• Janae Caldwell and Jacore Irving made substantial contributions as unsung heroes and first-time ACC scorers. Caldwell came into the meet as the No. 9 seed in the 400 and placed seventh, but along the way lowered her personal-best from 54.63 to 53.91, which ranks No. 7 all-time. The junior also lent a monster 400-meter leg (53.6) to the runner-up DMR…Irving was the No. 9 seed in the triple jump and placed sixth, thanks to a personal-best of 15.31 meters (50-2.75), which destroyed his previous best of 15.02. It was the first 50-foot mark of his career.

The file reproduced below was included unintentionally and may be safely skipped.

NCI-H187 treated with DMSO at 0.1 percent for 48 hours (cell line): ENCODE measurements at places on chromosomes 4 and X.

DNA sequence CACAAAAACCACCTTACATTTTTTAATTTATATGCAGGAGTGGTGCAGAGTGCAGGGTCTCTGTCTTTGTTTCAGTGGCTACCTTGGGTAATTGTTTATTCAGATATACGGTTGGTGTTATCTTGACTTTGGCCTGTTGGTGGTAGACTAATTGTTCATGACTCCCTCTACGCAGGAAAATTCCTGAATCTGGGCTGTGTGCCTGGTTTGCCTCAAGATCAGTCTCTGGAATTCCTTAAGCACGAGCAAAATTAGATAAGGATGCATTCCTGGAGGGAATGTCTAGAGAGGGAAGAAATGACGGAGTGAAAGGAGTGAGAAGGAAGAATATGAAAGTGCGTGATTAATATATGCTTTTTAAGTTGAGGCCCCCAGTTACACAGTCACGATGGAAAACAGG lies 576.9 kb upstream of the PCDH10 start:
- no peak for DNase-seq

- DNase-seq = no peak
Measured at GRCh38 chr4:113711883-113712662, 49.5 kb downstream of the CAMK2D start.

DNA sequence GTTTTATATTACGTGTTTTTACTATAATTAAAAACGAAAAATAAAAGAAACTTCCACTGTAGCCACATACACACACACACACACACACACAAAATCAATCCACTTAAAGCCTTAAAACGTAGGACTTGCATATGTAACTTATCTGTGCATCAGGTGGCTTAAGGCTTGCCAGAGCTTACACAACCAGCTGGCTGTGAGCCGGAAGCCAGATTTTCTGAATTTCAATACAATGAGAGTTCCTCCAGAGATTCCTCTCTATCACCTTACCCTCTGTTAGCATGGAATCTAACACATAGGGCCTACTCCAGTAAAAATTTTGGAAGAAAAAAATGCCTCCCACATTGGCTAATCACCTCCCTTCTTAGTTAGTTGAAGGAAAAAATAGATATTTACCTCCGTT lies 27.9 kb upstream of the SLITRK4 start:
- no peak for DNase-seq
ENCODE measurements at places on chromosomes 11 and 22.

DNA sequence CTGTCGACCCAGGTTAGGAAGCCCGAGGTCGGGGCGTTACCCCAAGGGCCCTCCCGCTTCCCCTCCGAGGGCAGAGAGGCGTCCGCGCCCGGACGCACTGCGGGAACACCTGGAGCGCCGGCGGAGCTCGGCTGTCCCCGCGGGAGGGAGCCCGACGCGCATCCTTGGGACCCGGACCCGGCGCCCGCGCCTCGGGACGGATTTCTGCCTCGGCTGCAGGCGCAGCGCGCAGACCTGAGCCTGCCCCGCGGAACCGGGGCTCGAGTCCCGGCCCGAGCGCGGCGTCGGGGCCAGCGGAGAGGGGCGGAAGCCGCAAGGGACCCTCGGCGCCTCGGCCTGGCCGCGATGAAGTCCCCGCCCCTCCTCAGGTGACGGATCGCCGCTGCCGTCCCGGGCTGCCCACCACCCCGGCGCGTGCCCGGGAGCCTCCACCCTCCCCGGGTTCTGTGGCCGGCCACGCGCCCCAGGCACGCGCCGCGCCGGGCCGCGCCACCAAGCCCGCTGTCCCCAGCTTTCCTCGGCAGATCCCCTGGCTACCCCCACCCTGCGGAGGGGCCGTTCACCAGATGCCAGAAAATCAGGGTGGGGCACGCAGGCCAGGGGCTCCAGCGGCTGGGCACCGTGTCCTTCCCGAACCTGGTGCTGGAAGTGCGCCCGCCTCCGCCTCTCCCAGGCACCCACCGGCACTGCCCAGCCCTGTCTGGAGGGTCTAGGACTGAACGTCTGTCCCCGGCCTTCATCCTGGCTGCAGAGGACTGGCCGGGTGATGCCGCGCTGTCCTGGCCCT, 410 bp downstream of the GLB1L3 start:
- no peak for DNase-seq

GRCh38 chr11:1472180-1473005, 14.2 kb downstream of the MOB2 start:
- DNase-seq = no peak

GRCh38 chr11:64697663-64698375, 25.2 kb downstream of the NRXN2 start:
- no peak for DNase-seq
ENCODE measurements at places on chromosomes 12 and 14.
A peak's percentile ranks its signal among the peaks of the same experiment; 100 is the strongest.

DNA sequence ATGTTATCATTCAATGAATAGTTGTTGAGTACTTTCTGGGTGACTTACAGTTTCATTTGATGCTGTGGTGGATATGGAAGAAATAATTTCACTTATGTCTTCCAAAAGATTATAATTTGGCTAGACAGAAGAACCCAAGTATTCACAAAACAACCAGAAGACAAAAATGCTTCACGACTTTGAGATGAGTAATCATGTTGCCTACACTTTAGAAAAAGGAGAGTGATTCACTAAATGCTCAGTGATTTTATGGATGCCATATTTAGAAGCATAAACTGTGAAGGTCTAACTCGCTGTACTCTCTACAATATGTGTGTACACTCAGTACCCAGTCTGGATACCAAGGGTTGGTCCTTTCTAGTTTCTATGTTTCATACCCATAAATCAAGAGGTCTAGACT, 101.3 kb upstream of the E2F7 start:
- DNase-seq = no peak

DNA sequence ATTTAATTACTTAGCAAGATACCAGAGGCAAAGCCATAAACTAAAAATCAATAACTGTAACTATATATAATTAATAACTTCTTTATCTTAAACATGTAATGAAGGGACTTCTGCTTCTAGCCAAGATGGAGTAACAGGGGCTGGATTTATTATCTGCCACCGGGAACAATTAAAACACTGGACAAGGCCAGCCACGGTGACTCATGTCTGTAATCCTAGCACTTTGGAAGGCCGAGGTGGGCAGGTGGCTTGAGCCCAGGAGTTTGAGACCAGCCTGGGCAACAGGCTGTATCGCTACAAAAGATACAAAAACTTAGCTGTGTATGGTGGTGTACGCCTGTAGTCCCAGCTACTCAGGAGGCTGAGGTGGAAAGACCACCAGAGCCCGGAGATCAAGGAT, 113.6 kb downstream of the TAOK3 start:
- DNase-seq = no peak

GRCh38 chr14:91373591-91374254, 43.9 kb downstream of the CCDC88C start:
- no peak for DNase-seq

• For the first time in FSU history the Noles placed six men in the ACC 60-meter dash finals. The previous high was four, which had been done three times previously. The group contributed 25 points to the final day rally…it should be noted that FSU is the only team in the nation with five athletes ranked among the top 35 nationally in the 60-meter dash…FSU also qualified an all-time high of five to the 200-meter final and they combined for 29 points.
• Finally, no school produced more All-ACC honorees than Florida State at the ACC Indoor Championships. The Noles finished with 31 combined between the men and women, including 14 first-team selections; seven each, men and women. Virginia Tech was next on the list with 28 combined honorees.